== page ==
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Crooners synonymous with Christmas songs
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Sometime in the next few days, radio stations will start playing Christmas music. A friend of mine suggested I write a column about recording artists associated with a Christmas song. So here I go.

No one is more identified with a Christmas song than Bing Crosby for “White Christmas.”

It was first performed on his radio show, The Kraft Music Hall, on Christmas Day 1941. The version we hear most often today was recorded in 1947 with Crosby, the John Scott Trotter Orchestra and the Ken Darby Singers. The song won an Academy Award in 1942 for the movie, “Holiday Inn.”

It is the best-selling single of all time with sales in excess of 50 million copies.

Crosby, who died in 1977, never thought his version of the song was that great. He said, “a jackdaw with a cleft palate could have sung it successfully.”

By the way, Elvis Presley’s 1957 recording of his song enraged Irving Berlin, who wrote “White Christmas,” calling it “a profane parody of a cherished yuletide standard.”

Berlin had his staff call radio stations and ask them not to play it. They were unsuccessful.

Crosby was also known for his duet with David Bowie, which was one of the last recordings Crosby would make. “The Little Drummer Boy” with Bowie singing “Peace on Earth” was not released until after Crosby’s death.

Other singers synonymous with songs include:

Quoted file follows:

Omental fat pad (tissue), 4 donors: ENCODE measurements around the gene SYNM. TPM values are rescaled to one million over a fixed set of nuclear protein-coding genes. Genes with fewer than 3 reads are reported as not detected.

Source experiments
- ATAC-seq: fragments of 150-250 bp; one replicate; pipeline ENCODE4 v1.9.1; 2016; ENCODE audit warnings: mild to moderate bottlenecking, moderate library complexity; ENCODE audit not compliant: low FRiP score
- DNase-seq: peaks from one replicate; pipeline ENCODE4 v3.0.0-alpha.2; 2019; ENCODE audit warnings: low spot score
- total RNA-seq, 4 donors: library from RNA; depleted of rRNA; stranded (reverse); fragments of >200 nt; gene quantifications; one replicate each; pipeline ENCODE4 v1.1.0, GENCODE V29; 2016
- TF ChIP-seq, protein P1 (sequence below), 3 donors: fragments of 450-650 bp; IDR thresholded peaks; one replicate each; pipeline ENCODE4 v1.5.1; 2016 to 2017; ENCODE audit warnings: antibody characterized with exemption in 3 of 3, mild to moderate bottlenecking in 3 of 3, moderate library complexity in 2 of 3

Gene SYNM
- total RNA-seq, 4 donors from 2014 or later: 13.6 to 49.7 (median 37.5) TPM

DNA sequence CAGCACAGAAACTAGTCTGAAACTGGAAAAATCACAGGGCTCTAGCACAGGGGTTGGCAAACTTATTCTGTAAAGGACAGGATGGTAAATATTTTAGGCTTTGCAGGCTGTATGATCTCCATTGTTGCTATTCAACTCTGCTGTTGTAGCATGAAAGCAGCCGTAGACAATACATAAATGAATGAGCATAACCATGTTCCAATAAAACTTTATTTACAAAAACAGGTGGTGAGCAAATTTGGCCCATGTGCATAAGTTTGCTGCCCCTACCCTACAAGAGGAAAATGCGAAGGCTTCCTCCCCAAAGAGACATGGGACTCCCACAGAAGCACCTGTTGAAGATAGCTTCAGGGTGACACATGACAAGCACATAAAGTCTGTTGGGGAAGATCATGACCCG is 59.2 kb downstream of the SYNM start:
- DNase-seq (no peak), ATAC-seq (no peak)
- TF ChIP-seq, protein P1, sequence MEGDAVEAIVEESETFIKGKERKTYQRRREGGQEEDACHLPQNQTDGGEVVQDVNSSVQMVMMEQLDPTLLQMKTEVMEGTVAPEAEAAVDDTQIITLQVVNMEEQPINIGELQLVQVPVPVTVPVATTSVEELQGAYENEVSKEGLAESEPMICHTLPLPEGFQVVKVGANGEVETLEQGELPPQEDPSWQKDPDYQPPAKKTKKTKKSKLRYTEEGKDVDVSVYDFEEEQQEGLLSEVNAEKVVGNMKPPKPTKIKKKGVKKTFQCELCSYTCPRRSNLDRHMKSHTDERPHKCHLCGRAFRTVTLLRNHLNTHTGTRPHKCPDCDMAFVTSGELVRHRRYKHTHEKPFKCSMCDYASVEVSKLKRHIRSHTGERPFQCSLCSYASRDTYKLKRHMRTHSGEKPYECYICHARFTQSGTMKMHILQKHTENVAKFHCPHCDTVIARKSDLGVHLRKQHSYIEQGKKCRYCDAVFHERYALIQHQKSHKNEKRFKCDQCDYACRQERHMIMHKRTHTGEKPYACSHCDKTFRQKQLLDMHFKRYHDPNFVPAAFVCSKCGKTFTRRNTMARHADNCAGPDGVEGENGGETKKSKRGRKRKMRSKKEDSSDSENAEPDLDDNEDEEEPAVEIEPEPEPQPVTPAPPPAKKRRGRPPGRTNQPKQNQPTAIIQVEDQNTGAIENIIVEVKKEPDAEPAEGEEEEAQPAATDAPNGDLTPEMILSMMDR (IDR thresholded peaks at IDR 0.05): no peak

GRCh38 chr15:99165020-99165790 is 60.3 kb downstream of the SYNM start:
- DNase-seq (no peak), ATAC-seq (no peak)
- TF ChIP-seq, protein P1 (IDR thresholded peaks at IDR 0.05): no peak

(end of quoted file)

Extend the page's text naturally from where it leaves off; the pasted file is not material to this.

Andy Williams, “The Most Wonderful Time of the Year.” This turned out to be one of his biggest songs. I had the pleasure of hearing him sing it in person a couple of times and it was great. Williams was also known for “The Holiday Season,” another perennial favorite.

Nat “King” Cole is forever associated with “The Christmas Song.” His trademark crooning of “Chestnuts roasting on an open fire” is a fixture.

Gene Autry’s recording of “Rudolph, the Red-Nosed Reindeer” was an accidental hit. It was supposed to be the flip side to Autry’s “Here Comes Santa Claus,” but became the larger hit for the singing cowboy.

Georgia native Brenda Lee is best known for her recording of “Rockin’ Around the Christmas Tree.” Little Miss Dynamite is heard singing it every season.

Another native Georgian, John Berry, had chart success with his recording of “O Holy Night.” By the way, he’ll be in concert in Gainesville on Dec. 18. Tickets are available through Challenged Child and Friends.

Burl Ives is remembered for his rendition of “Holly Jolly Christmas.” Sadly, “jolly” is not one of the words used to describe the demeanor of Mr. Ives.

Leroy Anderson and his orchestra are known for “Sleigh Ride,” which Anderson wrote.

My late friend, Ron Evans, told me that Anderson pronounced his name “Luh-Roy,” not the more Southern “Lee-Roy.” I still call him the latter.

Johnny Mathis had a vocal version of “Sleigh Ride,” as did The Ronettes, who had a big production version by current California inmate Phil Spector.

A few years ago, pop stations started playing Christmas music earlier and it resulted in a ratings boost. It has become the only time you hear some of the artists who truly shaped modern music and actually know what a song really is and how to sing it.

Harris Blackwood is a Gainesville resident whose columns appear on the Sunday Life page and on

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